Burnout - XB - Review
Less than thirty seconds after playing Burnout, you'll know exactly what kind of game this is going to be -- a fast and furious street racer that's worth every racing fan's money. Wherever you go, there's a slow-moving vehicle just waiting for you to crash into it. Avoidance is the key to success in Burnout. Avoid oncoming traffic, avoid running red lights (unless you can do so safely), and avoid every building! You also have to worry about rear-ending semis, vans and other slow-moving vehicles. The only cars you can hit without causing a major wreck are your opponents. They usually drive pretty fast, so hitting them will not harm your vehicle.
Speed is an integral part of this game. As your vehicle's speed increases, your chances of winning do as well. The first few races aren't that difficult, but every race after that is very challenging. No matter what you do, your opponents will always start out in first place. Fortunately, their ability to drive fast and avoid crashing into another vehicle is not that good. The guy in first place is less prone to crashing, but the second and third racers won't hold their respective places for long.
The best thing to do in this situation is to speed up and ram them from the side. Chances are they'll slow down just enough to let you pass them, but if they're being persistent, continue ramming them (into a wall if possible). When you see another car, trap your opponent in the lane with the other vehicle and force him into it! At times, this strategy will backfire and either you'll both crash or you'll crash and your opponent will get away safely. Believe it or not, this is a good thing. Part of the fun of this game is watching your vehicle slam into cars that got in your way. The crashes are really impressive.
There appears to be no end to the possibilities that Burnout has for new crashes. Hit a semi in a wide-open area and it may spin around in circles, hitting other vehicles in the vicinity. If your opponents are close behind, they may decide to join in on the fun and hit a car or two (unintentionally, of course). 99 times out of a hundred, you crash because you made a mistake, not because the computer is being cheap. I was angrier with myself for losing than I was with the game. These crashes, although frustrating at times, make the times you don't crash a lot more exciting. I sighed more than a dozen breaths of relief in the first circuit alone.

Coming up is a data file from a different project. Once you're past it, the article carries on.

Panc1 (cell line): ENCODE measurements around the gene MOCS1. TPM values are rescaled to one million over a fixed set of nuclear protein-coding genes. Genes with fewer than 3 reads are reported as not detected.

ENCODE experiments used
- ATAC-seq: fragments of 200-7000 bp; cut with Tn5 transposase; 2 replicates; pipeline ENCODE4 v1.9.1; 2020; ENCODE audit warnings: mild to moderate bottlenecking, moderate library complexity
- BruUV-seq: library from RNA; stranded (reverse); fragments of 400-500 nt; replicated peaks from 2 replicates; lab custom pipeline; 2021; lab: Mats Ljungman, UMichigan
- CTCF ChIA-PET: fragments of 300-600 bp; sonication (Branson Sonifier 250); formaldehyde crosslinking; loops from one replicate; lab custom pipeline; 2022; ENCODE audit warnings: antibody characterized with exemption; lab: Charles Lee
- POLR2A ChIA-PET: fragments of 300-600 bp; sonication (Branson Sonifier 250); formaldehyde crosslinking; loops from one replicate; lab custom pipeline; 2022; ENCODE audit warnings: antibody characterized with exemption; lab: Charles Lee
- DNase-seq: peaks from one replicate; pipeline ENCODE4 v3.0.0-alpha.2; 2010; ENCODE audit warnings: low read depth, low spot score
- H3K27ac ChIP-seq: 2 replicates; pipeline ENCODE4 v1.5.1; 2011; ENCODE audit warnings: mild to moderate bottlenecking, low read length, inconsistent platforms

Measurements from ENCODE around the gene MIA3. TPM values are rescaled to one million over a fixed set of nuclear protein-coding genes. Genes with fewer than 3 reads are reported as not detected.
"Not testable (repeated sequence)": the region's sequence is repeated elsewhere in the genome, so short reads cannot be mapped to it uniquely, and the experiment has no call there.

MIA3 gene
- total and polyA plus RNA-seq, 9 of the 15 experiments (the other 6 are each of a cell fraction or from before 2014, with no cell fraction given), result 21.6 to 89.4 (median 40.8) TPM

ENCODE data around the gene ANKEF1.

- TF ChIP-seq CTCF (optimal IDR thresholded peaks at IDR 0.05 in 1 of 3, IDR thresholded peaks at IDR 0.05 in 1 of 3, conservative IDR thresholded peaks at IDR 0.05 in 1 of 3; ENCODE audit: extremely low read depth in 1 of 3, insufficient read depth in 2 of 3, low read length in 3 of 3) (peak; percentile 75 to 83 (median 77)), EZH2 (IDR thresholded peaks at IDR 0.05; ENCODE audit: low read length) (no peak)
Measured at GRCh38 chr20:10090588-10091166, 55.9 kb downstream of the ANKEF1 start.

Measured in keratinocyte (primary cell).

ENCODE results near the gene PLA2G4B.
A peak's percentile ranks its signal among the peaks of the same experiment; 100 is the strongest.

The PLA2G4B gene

Each crash triggers one of several different camera angles that [usually] best represent the particular crash. There are too many to list them all, but one of my favorite angles is the one that is directly in front of your vehicle. As the vehicle crashes into a building or a wall, the camera will quickly switch views to enhance the experience. In this case, the vehicle drives toward you, as if it were crashing into the screen. In the crash replay mode, you can slow down the crash and zoom in close to see all of the detail. Tiny pieces of metal are ripped from your vehicle, while the windows crack and/or shatter (depending on the extent of the crash). The bodies of every vehicle involved in the crash are dented, crumpled and completely totaled. Most of these effects have been seen in other games -- that's not what makes Burnout so impressive.
The physics, however, are far superior to every other console or PC game, and the dramatic camera angles made the crashes even more exciting. The only downside (why does there ALWAYS have to be a downside?) is that you can't move the camera all the way around your vehicle if you crash near a building or anything else that might obstruct your view. The camera is blocked by the building, so it can only be moved a small amount. This may not sound like a problem, but a lot of great crashes are ruined because of it. I want to be able to view every crash from every angle, but I can't.